People with Covid DON’T have key fever or cough symptoms in first three days, SAGE docs reveal

DOCTORS have revealed that people with Covid-19 don’t have a fever or a cough in the first three days of the illness.

The government’s SAGE doctors revealed that many people experienced a loss of smell on the first day of being sick.

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Analysis by King’s College London and coronavirus symptom app ZOE showed that fatigue and shortness of breath are present later on in the virus.

So far more than 40,000 people have died in the UK with the coronavirus and the government advice had focused on telling people to self isolate if they had symptoms such as a new persistent cough and a fever.

This was later updated to include anosmia, a loss of taste and smell.

The new research looked at data from people who were healthy and then got sick with the virus.

It stated that identifying people who were potentially infected with the virus from a population of sick people calling NHS 111 “is problematic”.

The researchers said a new model is needed to effectively track and trace symptoms and said they would be “happy to build” such a model.

They said: “It would likely use anosmia amongst other signals, and be optimised for symptoms across the first few days to maximise sensitivity.”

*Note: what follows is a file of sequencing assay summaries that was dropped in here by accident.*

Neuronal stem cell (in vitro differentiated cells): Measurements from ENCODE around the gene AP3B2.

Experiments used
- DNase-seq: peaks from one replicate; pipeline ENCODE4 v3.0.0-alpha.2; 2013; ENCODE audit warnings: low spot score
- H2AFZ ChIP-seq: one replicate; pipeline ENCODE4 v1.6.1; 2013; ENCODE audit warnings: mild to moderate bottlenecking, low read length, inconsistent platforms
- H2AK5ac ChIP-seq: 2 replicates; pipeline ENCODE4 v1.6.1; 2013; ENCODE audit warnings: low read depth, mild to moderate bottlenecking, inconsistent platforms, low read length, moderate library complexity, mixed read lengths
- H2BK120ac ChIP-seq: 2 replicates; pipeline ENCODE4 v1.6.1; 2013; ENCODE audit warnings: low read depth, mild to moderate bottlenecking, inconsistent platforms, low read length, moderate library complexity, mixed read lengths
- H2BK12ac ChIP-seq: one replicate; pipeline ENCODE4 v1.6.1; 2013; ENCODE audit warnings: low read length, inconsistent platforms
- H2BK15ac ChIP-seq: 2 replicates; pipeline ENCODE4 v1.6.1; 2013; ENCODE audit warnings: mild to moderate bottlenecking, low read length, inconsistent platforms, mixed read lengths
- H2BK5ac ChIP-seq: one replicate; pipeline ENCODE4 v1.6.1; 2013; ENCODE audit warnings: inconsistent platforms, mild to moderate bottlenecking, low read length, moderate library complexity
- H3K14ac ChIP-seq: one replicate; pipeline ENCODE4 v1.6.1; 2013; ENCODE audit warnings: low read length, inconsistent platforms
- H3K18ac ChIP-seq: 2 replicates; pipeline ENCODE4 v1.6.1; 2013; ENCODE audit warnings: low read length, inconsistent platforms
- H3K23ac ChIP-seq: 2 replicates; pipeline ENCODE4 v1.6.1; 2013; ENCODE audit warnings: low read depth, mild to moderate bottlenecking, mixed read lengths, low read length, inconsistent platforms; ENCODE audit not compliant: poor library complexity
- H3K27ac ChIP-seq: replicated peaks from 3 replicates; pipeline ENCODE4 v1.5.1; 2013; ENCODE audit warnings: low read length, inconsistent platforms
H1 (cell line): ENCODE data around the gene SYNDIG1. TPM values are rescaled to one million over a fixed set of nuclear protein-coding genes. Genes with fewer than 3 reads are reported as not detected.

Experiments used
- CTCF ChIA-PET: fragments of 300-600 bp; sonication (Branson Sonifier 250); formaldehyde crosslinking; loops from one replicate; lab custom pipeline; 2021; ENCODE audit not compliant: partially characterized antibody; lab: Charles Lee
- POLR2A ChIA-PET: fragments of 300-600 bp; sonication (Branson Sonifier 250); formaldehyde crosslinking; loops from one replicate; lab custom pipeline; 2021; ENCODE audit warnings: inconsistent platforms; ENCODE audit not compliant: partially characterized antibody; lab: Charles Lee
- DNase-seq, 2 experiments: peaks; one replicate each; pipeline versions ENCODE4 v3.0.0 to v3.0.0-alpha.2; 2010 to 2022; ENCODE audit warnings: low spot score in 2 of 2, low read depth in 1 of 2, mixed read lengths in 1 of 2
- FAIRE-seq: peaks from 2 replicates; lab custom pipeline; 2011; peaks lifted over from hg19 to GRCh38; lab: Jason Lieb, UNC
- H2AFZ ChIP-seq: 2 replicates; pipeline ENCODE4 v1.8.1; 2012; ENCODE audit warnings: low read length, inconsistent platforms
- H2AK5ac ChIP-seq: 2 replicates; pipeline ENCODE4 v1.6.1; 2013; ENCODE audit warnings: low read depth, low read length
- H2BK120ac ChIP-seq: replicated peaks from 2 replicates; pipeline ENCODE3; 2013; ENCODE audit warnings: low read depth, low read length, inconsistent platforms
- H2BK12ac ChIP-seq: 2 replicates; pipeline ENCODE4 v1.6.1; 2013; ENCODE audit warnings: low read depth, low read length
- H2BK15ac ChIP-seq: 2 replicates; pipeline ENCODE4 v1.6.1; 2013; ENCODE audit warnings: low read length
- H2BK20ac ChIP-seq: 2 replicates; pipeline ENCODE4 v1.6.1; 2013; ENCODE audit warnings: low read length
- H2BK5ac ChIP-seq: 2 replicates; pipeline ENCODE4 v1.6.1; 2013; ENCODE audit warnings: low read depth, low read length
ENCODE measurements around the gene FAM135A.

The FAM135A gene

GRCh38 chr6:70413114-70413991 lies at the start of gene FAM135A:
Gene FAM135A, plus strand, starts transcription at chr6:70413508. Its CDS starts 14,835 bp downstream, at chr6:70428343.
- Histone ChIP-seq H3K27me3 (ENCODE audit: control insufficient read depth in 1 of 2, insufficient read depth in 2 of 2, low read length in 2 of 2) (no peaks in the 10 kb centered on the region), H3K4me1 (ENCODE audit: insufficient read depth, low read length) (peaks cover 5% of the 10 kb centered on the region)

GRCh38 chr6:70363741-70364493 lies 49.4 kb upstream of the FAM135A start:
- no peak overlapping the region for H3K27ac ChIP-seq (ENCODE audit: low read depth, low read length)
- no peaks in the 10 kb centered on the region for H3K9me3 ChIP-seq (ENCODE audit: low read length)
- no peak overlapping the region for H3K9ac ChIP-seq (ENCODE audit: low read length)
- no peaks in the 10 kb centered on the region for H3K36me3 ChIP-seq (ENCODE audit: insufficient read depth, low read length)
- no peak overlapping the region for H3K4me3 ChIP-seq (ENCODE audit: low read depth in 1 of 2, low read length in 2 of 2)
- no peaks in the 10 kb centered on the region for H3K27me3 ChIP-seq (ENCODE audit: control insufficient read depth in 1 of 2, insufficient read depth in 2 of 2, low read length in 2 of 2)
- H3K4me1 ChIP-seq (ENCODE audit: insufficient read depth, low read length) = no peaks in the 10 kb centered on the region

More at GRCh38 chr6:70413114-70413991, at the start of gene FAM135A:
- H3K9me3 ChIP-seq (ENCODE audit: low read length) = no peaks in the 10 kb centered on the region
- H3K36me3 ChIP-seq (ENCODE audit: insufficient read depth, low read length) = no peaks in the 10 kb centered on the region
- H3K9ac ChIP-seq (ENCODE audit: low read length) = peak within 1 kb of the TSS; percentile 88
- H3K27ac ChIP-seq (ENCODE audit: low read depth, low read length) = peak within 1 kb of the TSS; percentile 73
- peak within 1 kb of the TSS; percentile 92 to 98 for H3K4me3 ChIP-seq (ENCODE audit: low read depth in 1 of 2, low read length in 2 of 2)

The app collected data from 2.5 million users across the UK.

From this 116,568 users became sick throughout the study and 727 users tested positive for Covid-19.

Data from the first day showed that as many people logged a fever as did those who felt they had lost their sense of smell.

The researchers stated: “This data shows that fever or cough are not present in the first few days for most people with COVID.

“The distributions of symptoms for users who tested positive are quite different from the overall population.


“If we want to identify people for early testing, when viral shedding high, we should build a new model optimised for data in just the first few days”.

The research comes after scientists revealed that mass screening for loss of taste and smell will “save lives” and “reduce infection rates” by detecting hidden coronavirus cases.

Introducing screening for loss of taste and smell, they say, will help trace 16 per cent of cases that may otherwise be missed.

The symptom was only added to the Government's official list of Covid signs on May 18 – almost two months after lockdown.

The scientists also suggested that policymakers should consider the findings and the implications for mass screening.

They added that this could be part of public health measures in schools, airports, hospitals and care homes.

The team had also found last month that young women were more likely to suffer from anosmia as a coronavirus symptom.

They found that women in their 30s and 40 were reporting losing their sense of smell and taste more frequently than others.


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